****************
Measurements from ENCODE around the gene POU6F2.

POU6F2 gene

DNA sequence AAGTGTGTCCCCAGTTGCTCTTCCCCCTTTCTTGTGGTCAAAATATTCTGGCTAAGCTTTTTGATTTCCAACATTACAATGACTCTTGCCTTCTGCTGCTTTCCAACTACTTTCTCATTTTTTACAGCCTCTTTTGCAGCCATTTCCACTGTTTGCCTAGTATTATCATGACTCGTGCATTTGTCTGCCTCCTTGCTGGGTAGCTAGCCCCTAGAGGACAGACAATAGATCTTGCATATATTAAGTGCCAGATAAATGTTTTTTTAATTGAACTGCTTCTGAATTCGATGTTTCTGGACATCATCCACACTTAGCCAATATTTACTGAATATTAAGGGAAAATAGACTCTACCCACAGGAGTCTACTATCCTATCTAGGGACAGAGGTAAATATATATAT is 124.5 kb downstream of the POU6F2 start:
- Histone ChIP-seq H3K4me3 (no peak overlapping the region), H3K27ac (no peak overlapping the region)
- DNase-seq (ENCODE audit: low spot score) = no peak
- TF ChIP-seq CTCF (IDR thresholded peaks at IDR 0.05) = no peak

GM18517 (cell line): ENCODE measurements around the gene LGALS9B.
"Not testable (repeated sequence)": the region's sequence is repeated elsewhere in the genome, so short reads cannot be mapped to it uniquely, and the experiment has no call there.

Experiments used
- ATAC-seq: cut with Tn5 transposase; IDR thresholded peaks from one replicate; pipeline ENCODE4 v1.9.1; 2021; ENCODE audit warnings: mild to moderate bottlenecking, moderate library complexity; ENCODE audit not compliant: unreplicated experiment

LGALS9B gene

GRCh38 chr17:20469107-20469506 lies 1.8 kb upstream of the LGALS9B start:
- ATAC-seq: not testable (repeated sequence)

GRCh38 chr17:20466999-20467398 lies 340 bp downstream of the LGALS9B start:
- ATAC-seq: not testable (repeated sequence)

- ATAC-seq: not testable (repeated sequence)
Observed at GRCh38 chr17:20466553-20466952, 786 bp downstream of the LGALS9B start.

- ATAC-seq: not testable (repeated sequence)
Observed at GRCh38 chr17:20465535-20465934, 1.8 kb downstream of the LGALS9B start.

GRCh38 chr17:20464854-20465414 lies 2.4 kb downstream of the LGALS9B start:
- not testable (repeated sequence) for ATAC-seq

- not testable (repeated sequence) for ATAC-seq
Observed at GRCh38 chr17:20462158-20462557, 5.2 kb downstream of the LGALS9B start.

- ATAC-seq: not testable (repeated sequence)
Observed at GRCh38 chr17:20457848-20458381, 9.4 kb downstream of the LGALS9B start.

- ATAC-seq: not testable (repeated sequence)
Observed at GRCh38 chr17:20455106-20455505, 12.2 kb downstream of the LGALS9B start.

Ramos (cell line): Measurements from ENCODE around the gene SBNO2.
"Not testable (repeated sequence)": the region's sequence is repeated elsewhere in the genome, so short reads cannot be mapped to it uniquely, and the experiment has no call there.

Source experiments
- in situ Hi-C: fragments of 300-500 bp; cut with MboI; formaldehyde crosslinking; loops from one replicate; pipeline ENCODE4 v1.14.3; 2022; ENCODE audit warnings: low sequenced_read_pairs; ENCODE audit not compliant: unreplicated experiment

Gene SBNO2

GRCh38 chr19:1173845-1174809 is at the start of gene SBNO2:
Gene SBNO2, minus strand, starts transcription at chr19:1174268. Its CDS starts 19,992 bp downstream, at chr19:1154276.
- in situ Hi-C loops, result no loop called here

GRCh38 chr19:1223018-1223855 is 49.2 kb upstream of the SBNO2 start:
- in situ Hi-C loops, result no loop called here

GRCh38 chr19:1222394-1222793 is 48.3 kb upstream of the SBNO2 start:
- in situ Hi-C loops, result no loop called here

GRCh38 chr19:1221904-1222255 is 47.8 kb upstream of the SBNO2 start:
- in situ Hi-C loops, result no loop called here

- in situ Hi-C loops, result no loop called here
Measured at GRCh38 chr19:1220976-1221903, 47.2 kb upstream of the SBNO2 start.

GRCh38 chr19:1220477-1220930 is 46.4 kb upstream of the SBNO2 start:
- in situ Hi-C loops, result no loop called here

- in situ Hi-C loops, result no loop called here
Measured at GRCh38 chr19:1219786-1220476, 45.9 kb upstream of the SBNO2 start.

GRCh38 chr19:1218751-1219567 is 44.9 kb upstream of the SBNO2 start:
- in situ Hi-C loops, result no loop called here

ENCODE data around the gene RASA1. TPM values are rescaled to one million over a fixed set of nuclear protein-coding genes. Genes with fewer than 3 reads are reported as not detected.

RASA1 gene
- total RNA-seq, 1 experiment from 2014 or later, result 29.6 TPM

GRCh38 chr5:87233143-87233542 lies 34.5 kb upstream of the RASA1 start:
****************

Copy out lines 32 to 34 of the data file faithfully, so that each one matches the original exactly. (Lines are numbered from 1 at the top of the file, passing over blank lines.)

Gene SBNO2

GRCh38 chr19:1173845-1174809 is at the start of gene SBNO2:
Gene SBNO2, minus strand, starts transcription at chr19:1174268. Its CDS starts 19,992 bp downstream, at chr19:1154276.